2 Elon Musk predictions about Tesla

2 Elon Musk predictions about Tesla

For the fourth time in a row, Tesla‘s (NASDAQ: TSLA) stock price dove following its earnings report release.

Share prices of the leading electric vehicle (EV) maker finished down 12.1% on Thursday after the company missed estimates on the top and bottom lines and offered a weak production forecast for 2024. CEO Elon Musk said the company was between two major growth waves, indicating that investors would have to be patient until new products help reaccelerate Tesla’s growth rate.



Tesla’s automotive revenue growth slowed to just 1% year over year, reaching $21.6 billion, and overall revenue grew just 3% to $25.2 billion. Additionally, profits continued to tumble, with gross margin slipping from 23.8% in the quarter a year ago to 17.6% in Q4 2023, and operating income fell 47% to $2.06 billion.

While Tesla’s growth has moderated significantly, the stock still retains a significant premium over other automakers. This is primarily due to expectations of coming disruptive technologies like full self-driving, its Optimus autonomous humanoid robot, and new car models, including a lower-priced offering and even “robotaxi,” a purely autonomous vehicle without a steering wheel.

Musk made predictions about two of those initiatives, and either could be game changers for Tesla. Here’s what he had to say.

1. Full self-driving could be coming this year

Full self-driving has become something of a white whale for Tesla, as the company has been touting the technology for years, but it has yet to be fully deployed, though a beta version is available.



For many investors, full self-driving, or FSD, is the technology that will make Tesla a truly transformative company. Ark Invest’s Cathie Wood envisions robotaxis with FSD technology contributing a majority of the company’s profits as soon as 2030, just six years away.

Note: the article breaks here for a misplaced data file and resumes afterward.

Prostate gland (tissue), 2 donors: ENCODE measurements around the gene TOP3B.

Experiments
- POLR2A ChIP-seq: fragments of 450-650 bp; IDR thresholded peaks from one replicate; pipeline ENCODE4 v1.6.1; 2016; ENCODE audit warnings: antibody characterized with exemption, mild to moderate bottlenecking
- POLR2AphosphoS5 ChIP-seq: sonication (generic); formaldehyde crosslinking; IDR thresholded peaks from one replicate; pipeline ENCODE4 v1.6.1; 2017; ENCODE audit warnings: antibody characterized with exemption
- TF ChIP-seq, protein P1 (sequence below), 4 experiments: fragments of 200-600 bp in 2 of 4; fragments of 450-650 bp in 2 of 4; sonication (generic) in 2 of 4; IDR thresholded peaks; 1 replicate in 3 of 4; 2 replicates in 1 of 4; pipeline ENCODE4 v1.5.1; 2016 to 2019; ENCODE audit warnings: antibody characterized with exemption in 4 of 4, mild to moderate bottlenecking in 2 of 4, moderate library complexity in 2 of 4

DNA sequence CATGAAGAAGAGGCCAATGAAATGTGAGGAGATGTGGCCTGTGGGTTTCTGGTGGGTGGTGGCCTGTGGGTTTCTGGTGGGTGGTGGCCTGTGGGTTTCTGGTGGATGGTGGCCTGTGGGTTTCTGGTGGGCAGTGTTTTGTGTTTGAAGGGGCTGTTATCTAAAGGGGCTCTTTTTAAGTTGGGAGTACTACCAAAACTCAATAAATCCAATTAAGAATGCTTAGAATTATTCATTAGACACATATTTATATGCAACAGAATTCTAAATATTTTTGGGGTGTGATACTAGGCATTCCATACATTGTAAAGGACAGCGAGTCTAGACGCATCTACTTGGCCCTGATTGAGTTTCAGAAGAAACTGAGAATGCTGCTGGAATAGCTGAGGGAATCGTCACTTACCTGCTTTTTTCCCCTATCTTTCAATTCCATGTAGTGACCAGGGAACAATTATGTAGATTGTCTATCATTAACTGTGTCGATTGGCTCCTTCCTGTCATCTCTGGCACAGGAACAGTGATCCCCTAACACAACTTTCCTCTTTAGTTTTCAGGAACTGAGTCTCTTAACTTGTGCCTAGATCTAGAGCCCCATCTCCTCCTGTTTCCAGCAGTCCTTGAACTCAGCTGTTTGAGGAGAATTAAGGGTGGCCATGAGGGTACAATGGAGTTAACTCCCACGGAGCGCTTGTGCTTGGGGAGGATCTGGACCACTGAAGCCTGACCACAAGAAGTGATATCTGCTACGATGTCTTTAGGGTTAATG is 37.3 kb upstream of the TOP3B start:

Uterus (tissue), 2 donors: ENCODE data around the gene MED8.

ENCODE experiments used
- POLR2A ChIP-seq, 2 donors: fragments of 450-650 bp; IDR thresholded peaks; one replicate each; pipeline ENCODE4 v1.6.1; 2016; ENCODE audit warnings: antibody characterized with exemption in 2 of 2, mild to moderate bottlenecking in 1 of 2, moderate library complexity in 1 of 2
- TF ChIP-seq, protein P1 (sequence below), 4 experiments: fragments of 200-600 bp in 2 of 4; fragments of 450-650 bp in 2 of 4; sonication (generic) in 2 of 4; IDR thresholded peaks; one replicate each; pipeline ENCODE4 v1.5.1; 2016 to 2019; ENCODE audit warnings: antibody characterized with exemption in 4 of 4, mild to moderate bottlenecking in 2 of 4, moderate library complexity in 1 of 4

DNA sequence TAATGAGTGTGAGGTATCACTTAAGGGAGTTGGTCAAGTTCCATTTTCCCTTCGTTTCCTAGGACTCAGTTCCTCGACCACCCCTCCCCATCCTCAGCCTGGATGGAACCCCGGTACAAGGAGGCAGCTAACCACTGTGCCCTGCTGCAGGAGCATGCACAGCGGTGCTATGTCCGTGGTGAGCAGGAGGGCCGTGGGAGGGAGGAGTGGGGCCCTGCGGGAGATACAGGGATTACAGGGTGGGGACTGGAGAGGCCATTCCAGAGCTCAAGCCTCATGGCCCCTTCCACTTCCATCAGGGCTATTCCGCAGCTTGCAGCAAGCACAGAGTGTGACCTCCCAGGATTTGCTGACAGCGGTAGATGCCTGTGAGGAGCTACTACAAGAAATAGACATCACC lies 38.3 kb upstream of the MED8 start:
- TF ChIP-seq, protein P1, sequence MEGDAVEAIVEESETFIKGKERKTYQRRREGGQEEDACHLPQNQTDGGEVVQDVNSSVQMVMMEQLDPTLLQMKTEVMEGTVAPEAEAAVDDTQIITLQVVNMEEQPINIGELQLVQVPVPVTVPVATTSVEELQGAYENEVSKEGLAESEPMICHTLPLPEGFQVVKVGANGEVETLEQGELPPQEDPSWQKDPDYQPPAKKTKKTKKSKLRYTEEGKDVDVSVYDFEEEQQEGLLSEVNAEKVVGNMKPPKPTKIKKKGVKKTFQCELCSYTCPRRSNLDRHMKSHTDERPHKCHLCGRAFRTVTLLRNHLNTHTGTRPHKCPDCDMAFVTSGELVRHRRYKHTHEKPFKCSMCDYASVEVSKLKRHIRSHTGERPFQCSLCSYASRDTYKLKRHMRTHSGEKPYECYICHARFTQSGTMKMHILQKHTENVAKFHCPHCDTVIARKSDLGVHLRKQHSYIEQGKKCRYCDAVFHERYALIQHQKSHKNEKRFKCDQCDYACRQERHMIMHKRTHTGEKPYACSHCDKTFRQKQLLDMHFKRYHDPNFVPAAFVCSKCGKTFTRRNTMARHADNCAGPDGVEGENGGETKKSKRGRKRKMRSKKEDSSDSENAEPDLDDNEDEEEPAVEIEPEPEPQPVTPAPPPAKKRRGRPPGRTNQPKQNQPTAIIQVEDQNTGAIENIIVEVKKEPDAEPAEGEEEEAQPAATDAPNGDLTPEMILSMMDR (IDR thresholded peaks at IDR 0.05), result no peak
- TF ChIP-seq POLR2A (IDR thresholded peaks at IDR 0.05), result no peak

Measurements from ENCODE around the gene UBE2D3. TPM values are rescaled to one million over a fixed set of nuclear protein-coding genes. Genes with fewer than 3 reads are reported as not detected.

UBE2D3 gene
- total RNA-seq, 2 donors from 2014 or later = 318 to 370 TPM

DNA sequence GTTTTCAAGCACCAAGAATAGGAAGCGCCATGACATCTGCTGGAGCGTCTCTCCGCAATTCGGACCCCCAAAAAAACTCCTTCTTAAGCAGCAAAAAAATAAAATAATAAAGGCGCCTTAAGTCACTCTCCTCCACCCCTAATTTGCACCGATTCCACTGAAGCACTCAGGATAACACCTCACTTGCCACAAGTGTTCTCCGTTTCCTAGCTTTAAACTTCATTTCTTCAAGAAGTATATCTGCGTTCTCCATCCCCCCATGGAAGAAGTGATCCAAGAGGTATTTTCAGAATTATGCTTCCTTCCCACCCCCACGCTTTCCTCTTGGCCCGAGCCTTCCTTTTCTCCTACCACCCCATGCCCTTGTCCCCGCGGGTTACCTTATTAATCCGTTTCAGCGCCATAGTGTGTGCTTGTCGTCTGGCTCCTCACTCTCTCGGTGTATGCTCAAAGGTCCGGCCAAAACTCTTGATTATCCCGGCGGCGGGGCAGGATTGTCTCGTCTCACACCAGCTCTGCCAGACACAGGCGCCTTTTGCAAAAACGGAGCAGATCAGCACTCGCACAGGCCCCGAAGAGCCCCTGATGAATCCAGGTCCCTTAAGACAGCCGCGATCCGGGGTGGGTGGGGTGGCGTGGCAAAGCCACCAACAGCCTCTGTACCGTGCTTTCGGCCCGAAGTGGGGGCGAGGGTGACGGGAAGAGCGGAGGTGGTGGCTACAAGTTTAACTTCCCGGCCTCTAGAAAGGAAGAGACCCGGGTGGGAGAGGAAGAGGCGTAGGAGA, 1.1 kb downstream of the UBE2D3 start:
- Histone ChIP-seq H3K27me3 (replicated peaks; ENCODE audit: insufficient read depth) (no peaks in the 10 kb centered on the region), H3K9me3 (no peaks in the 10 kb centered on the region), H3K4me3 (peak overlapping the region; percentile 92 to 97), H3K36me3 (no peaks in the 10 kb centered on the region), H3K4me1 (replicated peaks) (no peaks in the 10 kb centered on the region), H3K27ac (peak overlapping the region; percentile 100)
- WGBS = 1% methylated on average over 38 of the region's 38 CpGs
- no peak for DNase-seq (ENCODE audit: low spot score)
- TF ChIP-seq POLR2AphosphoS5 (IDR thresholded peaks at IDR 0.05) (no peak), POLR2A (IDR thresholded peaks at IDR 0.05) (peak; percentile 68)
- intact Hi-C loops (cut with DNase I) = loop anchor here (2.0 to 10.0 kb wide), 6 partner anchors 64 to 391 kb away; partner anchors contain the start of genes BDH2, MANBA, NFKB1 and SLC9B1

It’s unclear when Tesla will offer full self-driving, as there are technological, reputational, and regulatory hurdles. However, according to Musk’s comments on the earnings call, it could be coming sooner than most investors think.

In response to a question about other carmakers licensing FSD technology, Musk said, “I really think lots of car companies should be asking for FSD licenses. We’ve had some tentative conversations, but I think they don’t believe it’s real quite yet. I think that will become obvious probably this year.”

It’s not clear exactly what Musk is referring to when he says “obvious,” but it sounds like the company is on the verge of making it clear that FSD is real and functional. He also said he was interested in hosting another AI day later this year, so investors should expect to learn more about the timeline for FSD, and could even see a release sometime in 2024.



2. Tesla’s next-gen vehicle is coming in 2025

Tesla has also been teasing a mass-market vehicle for years as well, and investors finally got some information regarding that launch.

In response to a question about moving production of the next-generation vehicle platform to Austin, Texas, Musk said, “Our current schedule says that we will start production toward the end of 2025, so sometime in the second half. That’s just what our current schedule says.” Musk also acknowledged that he’s “often optimistic regarding time,” a tongue-in-cheek reference to his earlier delivery promises that came up short. For example, the Cybertruck was originally slated for delivery in 2021, but it finally rolled out late last year.

Musk has said time and again that competing on price is key to the company’s long-term growth and market share gains, and introducing a mass-market vehicle that could be priced around $25,000 is a cornerstone of that strategy. The Tesla chief also added, “We’re very far along on our next-generation low-cost vehicle,” and he called the manufacturing system involved “revolutionary.”

An affordable Tesla vehicle that could compete with the likes of a Toyota Corolla or Honda Civic could be a game changer for the company, especially if it performs significantly better than similarly priced vehicles.

What it means to Tesla investors

Tesla did not give guidance for 2024, but it seems likely to be a lost year for the company, barring a major announcement with full self-driving. Still, the stock’s recent pullback seems to adequately reflect the business’s near-term weakness.

If the company can deliver on FSD and the next-gen vehicle, the stock should be a winner over the long term. Of course, Musk’s comments on the timeline aren’t a guarantee by any means, but the potential of another disruption from Tesla should help put a floor on the EV stock, barring further declines in its profit margins or negative revenue growth.

Leave a Reply

Your email address will not be published. Required fields are marked *

Pin It on Pinterest